Frequently Asked Questions

Frequently asked questions about International RBC Agreement for the Metals Sector.


1. What are the conditions to participate?

A company can participate if:

  • it uses metals;
  • it submits a motivation;
  • there is no objection on the part of the other parties to the participation of the new company;
  • it makes an annual financial contribution;
  • it signs the following official documents:
    • Agreement
    • Confidentiality Protocol
    • Assignment Agreement

2. How much does it cost to participate?
Company size
FTE
Annual
contribution
One-time
entry fee
Mini
0 – 25
€500
€1,500
Small
26 – 250
€2,000
€1,500
Medium
251 – 5.000
€5,000
€1,500
Large
> 5.000
€10,000
€1,500

3. What is expected of my company if I participate?
  • Implementing due diligence in line with the OECD Guidelines and the UNGPs;
  • Participation in one of the working groups:
    • Working Group on Due Diligence
    • Working Group on Collective Actions and Upscaling
    • Working Group on Sustainable Secondary Materials Supply Chains;
  • Collaboration with other participants in the agreement;
  • Internal and external communication about the agreement and due diligence results.

4. What is the difference between the agreement and other sustainability initiatives?

Comparison RBC initiatives


5. What instruments does the agreement offer for implementing due diligence?

Step 1: Policy and organisation

Instrument
Why use it?
Maturity Assessment Tool
Questionnaire on the performance of due diligence within a company. This is completed annually by the companies.
1) Self-assessment for companies, to determine their level of implementing due diligence
2) Monitor progress in the implementation of due diligence
Maturity Improvement Plan
Template to formulate SMART objectives to improve the performance of due diligence within the company.
Improving the company's due diligence implementation.
Model international RBC policy
Example text for international RBC / due diligence policy.
Conducting due diligence starts with having a policy. This is also a requirement according to the OECD guidelines.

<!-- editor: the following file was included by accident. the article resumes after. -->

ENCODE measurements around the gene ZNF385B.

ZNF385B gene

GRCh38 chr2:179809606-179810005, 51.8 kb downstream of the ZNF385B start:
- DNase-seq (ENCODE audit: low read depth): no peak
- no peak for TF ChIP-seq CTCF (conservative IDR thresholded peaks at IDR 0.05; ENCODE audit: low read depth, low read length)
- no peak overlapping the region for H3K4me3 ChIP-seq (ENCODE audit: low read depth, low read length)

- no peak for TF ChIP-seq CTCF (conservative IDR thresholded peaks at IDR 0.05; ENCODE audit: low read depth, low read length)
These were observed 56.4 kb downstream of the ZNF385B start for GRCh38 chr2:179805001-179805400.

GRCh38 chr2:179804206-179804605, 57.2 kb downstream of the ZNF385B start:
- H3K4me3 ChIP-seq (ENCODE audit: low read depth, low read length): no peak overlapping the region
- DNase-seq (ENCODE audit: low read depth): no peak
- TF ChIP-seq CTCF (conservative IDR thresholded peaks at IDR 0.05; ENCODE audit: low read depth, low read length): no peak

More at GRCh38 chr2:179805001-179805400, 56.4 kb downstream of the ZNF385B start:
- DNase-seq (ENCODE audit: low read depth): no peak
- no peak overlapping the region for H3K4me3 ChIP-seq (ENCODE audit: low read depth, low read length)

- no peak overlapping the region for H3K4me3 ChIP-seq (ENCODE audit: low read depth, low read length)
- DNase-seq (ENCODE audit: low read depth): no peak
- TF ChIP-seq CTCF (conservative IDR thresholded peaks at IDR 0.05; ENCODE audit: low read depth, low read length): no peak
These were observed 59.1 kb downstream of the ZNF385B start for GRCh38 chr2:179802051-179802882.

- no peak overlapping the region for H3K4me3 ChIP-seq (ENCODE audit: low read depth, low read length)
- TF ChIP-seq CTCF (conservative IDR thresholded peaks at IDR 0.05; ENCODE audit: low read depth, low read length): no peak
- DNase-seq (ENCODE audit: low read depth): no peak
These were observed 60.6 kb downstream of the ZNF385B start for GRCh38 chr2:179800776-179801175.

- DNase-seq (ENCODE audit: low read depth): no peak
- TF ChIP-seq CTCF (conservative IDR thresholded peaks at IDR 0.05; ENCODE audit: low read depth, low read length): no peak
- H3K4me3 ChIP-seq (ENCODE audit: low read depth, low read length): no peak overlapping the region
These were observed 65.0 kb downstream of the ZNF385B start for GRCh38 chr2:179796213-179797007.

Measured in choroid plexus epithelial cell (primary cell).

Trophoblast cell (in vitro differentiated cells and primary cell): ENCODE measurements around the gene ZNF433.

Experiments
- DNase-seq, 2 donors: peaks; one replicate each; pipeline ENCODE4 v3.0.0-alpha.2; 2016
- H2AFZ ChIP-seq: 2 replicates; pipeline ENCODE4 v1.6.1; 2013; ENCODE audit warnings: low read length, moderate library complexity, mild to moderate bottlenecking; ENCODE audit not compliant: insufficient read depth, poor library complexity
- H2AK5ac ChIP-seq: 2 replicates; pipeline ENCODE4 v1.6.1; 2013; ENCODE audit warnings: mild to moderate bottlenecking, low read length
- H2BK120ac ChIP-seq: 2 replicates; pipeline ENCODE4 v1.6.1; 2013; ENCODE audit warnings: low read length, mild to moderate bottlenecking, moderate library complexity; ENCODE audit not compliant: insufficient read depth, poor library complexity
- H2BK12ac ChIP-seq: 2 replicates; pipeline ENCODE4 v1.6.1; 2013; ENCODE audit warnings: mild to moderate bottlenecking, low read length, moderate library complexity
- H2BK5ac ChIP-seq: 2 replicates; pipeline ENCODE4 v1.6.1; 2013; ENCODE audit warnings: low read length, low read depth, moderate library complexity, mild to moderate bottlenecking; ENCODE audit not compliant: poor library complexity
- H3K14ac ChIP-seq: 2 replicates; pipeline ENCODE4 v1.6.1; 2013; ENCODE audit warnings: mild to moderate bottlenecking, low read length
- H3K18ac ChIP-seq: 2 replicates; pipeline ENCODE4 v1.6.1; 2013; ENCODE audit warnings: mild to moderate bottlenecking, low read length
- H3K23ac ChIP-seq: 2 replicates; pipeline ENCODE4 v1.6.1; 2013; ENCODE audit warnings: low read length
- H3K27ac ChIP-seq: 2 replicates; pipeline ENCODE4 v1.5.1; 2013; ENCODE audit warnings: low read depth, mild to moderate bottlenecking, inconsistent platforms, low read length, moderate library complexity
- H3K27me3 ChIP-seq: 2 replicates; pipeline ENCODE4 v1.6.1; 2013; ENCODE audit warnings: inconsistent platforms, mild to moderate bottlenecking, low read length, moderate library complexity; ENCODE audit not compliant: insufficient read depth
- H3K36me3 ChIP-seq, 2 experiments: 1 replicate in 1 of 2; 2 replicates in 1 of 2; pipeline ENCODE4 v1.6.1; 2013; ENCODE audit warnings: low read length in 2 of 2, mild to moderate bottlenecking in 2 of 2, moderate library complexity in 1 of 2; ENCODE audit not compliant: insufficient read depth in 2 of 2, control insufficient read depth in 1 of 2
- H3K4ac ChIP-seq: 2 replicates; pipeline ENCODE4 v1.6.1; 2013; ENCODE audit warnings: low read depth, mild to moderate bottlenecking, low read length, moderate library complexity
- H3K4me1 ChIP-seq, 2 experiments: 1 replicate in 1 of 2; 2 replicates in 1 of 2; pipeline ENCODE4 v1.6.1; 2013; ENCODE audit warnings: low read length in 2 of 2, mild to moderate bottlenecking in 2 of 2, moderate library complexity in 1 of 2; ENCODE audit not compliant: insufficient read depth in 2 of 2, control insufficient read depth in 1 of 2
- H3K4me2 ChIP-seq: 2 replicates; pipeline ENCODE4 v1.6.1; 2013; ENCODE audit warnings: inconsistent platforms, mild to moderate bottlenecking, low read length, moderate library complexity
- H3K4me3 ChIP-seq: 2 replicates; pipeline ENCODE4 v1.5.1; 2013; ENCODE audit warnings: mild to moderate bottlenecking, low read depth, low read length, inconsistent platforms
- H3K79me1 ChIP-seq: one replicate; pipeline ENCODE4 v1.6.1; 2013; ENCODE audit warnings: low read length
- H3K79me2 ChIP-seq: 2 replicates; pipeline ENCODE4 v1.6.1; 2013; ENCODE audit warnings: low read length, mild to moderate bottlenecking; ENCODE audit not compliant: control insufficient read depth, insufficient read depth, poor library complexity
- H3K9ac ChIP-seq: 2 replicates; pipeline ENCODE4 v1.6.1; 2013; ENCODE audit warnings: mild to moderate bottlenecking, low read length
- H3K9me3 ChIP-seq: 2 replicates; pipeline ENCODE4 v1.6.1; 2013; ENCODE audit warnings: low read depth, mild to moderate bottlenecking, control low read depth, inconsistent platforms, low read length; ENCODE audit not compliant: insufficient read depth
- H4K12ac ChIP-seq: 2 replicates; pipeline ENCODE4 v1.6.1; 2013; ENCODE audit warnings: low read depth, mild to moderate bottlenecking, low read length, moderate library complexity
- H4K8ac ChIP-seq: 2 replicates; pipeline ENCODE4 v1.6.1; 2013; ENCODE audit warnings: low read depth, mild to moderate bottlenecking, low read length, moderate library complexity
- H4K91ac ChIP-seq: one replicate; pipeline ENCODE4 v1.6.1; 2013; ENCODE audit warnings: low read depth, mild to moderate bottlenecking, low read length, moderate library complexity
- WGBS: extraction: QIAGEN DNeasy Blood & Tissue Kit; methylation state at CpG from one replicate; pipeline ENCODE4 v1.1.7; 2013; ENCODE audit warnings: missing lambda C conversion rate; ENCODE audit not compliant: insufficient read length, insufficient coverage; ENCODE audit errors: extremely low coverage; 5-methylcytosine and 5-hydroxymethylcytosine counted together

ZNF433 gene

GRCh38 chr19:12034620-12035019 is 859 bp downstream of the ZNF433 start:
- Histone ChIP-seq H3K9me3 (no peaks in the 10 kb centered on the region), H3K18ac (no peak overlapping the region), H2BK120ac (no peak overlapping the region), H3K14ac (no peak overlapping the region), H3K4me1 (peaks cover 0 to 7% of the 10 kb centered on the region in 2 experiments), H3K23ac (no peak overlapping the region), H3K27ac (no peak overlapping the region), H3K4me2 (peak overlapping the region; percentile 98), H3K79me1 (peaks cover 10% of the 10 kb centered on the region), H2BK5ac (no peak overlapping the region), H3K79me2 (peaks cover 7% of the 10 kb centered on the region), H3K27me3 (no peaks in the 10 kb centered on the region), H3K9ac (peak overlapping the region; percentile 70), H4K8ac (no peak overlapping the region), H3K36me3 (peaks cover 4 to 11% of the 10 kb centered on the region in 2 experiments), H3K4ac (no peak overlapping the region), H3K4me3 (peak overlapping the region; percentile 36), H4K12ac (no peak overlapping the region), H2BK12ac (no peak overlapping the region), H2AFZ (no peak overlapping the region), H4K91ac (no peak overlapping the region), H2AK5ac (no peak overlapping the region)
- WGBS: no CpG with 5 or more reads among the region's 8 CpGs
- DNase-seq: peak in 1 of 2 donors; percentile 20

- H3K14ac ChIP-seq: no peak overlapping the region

Step 2: Risk Analysis

Instrument
Why use it?
List of due diligence information template
Template in which companies indicate who their suppliers / customers are, which materials they purchase and what the origin location is.
Gain insight into the supply chain. This is the starting point for risk analysis.
Overview of sources for analysing supply chain risks
Overview of available instruments and information sources (paid and free) in the field of international RBC risks.
Information provision to be able to perform risk analysis.
Heat map
Tool to prioritise identified risks in line with OECD guidelines (severity and likelihood).
Gain insight into which risks need to be addressed first; the most severe risks in the supply chain.

Step 3: Cease, prevent or mitigate risks

Instrument
Why use it?
Template due diligence action plan
Template to create a SMART action plan to prevent and / or mitigate potential or actual adverse impacts.
Preventing, mitigating or remedying potential or actual adverse impacts in the supply chain.

Step 5: Communicate about due diligence

Instrument
Why use it?
Due diligence rapport template
Template and checklist for drawing up a public report in the field of due diligence / international RBC.
To make visible as a company how it respects people and the environment for stakeholders and contribute to improving transparency in the chain. Public reporting on, among other things, the approach to potential and actual adverse impacts is a requirement according to the OECD guidelines.